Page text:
The company is refreshingly open about its approach to M2M. Because of their strong position in manufacturing, logistics and supply chain management, CSC was aware of the need to add M2M to their offer. The initial approach was to leverage the functionality of their enterprise visibility platform, OmniLocation, which is a suite of safety location systems for tracking people, vehicles, materials and assets. It combines Web services and wireless communications and presents information on a digital globe with a 2D or 3D visualization display.

Leveraging was done via partnerships and the subsequent creation of an ecosystem, but it became apparent that this approach was not going to meet the demands of their clients, for the reasons outlined earlier, i.e. rapid requests for new services. They would not be able to respond in time, so CSC went back to the drawing board. The company had massive resources, but it would take around 18 months to create the requisite platform, so they shopped around and ended up doing a deal with ThingWorx (see figure 1).


Figure 1 Key features include: an end-to-end application environment that makes it easy to model the Things, Business Logic, Visualization, Data Storage, Collaboration, and Security required for a connected application. There is a mashup builder, an event-driven execution engine and a data collection engine that provides unified, semantic storage for time-series, structured, and social data. In addition there is search-based intelligence.

The name may be somewhat improbable, but ThingWorx has a complete, proven development and runtime platform for building M2M and IoT applications in short timelines. The develop-deploy cycle is said to be an order of magnitude faster than traditional rapid development methods, one reason why several leading M2M vendors have partnership agreements with the company. For CSC, the result of their agreement is a solution that CSC calls MachineEdge. In a nutshell, it combines the functionality of the IT-centric OmniLocation platform and ThingWorx's M2M-centric platform.

The company's Edge MicroServer (EMS) is a key component that enables transparent bidirectional connectivity between the application platform and the data, events, and services provided by remote devices. The EMS is a small piece of software that can be embedded directly into edge devices, or run in gateway devices that sit in front of one or more remote entities. Either way it allows remote "edge" devices, sensors, and systems to become part of CSC's open systems environment.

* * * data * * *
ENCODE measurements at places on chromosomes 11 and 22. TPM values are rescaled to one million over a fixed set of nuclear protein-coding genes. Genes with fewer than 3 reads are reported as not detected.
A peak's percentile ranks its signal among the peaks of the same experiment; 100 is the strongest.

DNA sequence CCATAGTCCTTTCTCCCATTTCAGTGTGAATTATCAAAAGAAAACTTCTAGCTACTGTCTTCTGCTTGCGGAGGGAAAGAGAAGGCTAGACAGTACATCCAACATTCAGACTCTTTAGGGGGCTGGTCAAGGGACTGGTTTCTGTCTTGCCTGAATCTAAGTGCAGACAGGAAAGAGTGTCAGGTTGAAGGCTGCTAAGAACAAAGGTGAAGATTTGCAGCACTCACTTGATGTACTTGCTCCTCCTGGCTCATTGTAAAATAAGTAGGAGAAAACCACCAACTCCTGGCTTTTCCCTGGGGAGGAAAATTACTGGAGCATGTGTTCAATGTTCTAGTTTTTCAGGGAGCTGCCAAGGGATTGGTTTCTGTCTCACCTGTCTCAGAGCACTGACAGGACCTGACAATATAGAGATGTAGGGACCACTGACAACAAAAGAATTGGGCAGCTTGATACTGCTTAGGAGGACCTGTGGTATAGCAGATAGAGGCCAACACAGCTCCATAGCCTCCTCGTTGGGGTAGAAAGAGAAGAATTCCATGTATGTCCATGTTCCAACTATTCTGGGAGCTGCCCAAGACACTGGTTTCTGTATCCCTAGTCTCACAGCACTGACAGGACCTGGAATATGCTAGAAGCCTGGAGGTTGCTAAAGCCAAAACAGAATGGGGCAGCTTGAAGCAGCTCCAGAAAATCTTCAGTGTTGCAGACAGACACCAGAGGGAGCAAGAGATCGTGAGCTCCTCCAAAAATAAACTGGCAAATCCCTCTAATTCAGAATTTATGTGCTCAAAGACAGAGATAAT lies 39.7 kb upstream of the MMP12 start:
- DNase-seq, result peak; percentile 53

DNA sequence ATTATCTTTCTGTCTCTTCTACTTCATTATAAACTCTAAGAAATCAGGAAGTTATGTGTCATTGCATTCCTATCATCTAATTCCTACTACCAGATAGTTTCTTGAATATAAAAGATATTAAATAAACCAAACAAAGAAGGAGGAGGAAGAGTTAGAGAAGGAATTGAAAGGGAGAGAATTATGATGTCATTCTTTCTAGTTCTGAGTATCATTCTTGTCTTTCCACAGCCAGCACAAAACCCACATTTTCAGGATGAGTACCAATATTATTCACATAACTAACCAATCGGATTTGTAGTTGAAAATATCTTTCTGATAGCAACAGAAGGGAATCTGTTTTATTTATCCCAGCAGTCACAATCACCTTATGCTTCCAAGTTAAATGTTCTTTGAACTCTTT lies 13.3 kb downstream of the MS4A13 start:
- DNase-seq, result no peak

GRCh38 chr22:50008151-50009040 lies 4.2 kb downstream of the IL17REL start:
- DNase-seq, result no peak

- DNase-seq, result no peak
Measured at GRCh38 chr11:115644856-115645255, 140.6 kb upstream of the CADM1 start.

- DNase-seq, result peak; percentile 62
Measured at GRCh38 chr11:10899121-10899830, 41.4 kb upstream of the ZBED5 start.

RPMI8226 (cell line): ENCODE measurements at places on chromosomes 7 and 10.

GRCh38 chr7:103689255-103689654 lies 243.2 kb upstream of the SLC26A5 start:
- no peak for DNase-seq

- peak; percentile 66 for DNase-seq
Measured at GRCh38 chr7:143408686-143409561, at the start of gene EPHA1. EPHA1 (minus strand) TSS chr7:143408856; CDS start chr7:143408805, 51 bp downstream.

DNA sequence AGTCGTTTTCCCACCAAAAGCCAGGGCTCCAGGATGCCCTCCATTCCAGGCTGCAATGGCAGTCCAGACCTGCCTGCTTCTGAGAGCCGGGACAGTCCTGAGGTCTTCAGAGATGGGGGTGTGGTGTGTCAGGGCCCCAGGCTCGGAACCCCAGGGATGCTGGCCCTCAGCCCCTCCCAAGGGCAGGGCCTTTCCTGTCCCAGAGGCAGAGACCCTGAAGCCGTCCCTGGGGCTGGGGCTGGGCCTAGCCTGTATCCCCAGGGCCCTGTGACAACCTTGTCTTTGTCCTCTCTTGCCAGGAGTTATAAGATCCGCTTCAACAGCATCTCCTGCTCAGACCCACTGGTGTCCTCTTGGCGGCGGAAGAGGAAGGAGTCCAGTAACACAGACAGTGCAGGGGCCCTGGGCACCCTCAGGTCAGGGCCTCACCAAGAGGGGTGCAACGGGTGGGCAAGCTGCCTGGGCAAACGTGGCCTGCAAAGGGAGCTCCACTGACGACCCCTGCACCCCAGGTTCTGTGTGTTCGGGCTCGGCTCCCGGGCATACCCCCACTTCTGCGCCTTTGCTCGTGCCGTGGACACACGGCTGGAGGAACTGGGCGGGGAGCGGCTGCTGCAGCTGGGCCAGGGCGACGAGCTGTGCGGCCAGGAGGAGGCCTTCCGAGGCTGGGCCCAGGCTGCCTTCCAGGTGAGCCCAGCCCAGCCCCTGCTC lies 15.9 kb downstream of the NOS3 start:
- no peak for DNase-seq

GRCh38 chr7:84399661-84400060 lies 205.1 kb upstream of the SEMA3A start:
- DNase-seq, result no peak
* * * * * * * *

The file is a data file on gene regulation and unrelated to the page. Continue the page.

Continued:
Conclusions
Recall this earlier definition of the Internet of Corporate Things: "an approach to the management of the physical products that a company delivers to its customers and the management of a company's corporate assets including facilities and plants, operational equipment, vehicles and goods being delivered".

Management has been emphasized to stress the need for M2M to do more than remove the constraints of silo solutions and proprietary technology. The ability to generate real-time actionable information on which critical business decisions can be made means that corporate IT will increasingly need to be able to manage the flow of that information--to add new devices as and when they are needed--and develop new services in very short timeframes. In other words, they need ownership of open, standards-based holistic solutions. This requirement can only be met by M2M platforms that enable the easy, open-ended integration of new devices and applications. They need to be the glue between distributed devices and business applications.